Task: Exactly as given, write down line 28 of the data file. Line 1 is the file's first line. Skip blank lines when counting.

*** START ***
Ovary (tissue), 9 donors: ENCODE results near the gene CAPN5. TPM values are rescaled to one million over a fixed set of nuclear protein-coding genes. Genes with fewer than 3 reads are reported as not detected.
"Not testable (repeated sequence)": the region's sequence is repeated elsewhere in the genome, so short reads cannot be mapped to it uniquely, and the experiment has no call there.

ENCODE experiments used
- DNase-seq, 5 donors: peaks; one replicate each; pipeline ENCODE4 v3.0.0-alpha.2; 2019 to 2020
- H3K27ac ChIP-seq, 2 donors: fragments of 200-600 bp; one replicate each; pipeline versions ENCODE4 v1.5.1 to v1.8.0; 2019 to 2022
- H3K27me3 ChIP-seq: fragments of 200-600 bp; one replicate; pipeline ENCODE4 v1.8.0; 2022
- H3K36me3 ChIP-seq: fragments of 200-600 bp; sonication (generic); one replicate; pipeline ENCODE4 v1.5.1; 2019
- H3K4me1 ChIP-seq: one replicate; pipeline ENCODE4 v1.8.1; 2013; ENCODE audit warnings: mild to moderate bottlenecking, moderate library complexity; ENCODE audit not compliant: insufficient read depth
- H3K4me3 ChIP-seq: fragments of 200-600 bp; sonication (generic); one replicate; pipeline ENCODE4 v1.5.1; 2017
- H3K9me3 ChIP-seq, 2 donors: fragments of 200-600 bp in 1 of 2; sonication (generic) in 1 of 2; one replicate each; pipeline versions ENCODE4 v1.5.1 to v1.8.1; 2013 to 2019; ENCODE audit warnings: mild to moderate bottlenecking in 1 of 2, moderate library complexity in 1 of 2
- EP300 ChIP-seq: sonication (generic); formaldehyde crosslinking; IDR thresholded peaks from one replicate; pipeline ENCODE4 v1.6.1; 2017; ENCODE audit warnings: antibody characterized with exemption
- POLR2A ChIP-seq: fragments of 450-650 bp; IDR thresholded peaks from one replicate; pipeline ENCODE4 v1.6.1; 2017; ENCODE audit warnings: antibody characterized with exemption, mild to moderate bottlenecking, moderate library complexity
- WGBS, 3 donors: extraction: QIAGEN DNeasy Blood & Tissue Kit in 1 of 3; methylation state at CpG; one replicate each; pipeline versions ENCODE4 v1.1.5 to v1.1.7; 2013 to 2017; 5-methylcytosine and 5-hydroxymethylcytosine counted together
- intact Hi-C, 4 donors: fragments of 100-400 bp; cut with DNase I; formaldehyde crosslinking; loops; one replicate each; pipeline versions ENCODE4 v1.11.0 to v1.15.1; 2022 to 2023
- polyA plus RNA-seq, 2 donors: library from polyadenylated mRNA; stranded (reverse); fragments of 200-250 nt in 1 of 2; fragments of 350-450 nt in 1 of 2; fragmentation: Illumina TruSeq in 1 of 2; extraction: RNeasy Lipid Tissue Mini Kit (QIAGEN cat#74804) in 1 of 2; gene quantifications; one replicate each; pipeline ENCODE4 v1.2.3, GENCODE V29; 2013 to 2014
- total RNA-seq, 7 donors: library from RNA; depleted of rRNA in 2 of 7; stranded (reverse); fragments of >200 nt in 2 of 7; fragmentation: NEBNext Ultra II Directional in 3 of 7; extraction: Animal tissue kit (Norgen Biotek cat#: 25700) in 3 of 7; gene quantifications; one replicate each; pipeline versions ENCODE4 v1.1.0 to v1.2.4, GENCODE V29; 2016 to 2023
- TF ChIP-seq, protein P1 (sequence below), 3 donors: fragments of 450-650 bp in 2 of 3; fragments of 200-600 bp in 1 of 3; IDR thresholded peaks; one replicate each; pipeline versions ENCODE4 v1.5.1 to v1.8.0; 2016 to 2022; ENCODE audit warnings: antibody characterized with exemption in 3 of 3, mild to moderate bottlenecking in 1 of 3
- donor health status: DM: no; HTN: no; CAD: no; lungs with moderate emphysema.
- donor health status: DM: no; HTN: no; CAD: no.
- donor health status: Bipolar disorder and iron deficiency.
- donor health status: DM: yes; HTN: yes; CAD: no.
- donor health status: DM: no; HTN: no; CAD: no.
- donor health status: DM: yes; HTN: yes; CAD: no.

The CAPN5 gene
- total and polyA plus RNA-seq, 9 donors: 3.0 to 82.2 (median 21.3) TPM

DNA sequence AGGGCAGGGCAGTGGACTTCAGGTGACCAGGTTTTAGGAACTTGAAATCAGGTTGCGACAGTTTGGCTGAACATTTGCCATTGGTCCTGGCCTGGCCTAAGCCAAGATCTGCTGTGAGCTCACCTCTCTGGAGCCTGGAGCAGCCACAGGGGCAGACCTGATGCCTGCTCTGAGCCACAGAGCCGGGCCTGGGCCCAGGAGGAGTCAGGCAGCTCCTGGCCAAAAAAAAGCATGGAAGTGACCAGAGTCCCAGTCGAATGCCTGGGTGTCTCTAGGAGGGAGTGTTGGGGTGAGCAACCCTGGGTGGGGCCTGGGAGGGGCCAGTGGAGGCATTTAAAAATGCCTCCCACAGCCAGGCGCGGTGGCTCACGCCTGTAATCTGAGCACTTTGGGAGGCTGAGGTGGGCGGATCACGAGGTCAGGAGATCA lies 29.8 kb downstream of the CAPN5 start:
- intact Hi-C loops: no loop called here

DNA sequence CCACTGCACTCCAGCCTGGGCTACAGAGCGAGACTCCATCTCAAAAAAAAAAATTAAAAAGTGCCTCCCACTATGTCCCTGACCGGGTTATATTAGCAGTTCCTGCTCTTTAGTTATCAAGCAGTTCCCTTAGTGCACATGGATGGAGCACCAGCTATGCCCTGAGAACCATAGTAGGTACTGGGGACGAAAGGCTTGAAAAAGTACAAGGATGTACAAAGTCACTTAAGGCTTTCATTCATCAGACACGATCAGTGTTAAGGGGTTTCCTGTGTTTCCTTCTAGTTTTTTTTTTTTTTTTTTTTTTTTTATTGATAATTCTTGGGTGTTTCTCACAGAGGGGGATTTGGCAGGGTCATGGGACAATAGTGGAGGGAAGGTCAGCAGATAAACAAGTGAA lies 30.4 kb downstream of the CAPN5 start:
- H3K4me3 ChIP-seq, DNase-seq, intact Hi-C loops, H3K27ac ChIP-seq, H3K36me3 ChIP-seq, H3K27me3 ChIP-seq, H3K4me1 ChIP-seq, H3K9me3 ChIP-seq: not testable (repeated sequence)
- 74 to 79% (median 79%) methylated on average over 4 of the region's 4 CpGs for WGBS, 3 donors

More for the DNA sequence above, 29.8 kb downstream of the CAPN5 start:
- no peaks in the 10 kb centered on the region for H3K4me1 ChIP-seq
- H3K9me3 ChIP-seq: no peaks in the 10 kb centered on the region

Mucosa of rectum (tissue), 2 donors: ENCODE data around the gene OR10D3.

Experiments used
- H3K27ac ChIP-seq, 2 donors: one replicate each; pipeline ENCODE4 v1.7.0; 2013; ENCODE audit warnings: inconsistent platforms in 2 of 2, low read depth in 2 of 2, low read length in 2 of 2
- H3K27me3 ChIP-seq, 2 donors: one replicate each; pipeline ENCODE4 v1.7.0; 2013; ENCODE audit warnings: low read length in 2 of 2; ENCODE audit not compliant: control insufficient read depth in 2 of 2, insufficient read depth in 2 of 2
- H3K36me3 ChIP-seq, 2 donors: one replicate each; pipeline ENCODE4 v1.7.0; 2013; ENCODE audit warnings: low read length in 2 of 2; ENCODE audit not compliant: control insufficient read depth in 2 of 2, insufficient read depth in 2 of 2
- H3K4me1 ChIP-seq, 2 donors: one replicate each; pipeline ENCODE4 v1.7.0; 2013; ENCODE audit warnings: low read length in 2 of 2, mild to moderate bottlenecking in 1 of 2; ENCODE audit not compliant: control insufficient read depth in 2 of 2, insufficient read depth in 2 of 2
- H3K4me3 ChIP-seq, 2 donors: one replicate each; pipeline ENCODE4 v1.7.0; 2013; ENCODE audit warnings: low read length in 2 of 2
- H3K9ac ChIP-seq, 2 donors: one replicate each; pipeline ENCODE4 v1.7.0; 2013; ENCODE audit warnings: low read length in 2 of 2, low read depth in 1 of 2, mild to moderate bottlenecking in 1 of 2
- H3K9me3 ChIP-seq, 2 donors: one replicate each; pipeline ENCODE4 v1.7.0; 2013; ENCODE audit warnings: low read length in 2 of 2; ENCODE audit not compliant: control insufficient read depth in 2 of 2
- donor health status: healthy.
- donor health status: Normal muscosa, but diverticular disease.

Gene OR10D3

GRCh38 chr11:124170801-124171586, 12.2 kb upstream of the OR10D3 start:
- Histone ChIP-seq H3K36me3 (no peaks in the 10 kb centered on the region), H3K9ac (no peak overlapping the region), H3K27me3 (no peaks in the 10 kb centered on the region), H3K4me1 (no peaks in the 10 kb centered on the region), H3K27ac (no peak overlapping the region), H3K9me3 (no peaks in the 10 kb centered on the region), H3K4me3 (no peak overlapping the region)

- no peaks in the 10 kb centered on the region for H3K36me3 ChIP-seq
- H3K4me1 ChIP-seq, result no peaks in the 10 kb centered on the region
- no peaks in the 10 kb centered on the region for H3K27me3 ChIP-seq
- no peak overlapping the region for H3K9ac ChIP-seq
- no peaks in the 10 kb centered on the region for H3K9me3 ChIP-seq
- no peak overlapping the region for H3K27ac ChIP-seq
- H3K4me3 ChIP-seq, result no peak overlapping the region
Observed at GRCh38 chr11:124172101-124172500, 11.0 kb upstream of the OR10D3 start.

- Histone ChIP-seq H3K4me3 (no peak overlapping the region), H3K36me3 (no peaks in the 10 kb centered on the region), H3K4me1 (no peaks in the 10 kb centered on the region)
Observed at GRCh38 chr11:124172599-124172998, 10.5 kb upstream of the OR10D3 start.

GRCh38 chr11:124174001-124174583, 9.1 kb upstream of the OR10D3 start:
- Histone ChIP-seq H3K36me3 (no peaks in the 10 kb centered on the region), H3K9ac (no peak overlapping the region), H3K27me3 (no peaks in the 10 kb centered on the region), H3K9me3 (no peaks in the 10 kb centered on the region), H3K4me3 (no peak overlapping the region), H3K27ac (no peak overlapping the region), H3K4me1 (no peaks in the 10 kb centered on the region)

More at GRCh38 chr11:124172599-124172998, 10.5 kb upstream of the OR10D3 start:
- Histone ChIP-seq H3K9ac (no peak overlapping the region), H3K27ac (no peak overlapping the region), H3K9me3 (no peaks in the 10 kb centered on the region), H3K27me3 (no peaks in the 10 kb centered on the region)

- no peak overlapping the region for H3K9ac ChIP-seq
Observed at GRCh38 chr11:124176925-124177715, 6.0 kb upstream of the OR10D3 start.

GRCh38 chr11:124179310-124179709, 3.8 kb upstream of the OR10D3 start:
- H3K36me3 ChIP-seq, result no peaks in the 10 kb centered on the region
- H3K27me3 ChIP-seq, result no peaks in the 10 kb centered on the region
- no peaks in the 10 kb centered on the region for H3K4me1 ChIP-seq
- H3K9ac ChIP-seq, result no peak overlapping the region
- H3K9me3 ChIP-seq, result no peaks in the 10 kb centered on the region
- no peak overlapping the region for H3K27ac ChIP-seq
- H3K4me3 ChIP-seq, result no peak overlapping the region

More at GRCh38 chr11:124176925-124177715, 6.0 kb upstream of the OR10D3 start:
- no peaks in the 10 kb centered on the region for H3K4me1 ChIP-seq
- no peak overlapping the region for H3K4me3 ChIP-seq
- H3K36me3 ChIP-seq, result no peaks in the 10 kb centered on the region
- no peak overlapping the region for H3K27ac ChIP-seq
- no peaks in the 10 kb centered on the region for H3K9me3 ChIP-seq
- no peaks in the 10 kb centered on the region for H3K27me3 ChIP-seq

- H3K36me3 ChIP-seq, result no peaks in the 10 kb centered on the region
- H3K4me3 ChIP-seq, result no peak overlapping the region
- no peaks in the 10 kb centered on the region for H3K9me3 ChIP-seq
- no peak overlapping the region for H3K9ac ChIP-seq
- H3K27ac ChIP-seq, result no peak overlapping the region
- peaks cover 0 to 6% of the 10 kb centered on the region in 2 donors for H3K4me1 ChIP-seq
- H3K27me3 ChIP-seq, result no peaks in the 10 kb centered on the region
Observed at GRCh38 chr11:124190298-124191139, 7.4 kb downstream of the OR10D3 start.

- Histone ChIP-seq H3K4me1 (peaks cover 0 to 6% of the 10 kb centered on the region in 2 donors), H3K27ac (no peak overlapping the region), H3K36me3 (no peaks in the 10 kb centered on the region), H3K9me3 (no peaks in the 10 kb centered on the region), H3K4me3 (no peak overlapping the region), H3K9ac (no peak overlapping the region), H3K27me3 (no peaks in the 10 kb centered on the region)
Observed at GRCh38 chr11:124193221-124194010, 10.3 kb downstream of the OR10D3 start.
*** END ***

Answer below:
DNA sequence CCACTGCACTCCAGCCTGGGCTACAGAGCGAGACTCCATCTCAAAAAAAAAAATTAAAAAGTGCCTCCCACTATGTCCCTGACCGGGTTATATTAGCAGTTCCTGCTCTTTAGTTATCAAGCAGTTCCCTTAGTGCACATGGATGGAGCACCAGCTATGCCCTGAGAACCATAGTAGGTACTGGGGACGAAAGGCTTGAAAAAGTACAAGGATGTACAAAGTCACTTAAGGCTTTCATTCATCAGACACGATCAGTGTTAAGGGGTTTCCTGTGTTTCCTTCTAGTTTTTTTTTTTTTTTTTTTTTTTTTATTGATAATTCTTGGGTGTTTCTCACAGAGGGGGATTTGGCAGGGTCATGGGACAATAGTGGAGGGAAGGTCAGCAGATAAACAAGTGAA lies 30.4 kb downstream of the CAPN5 start: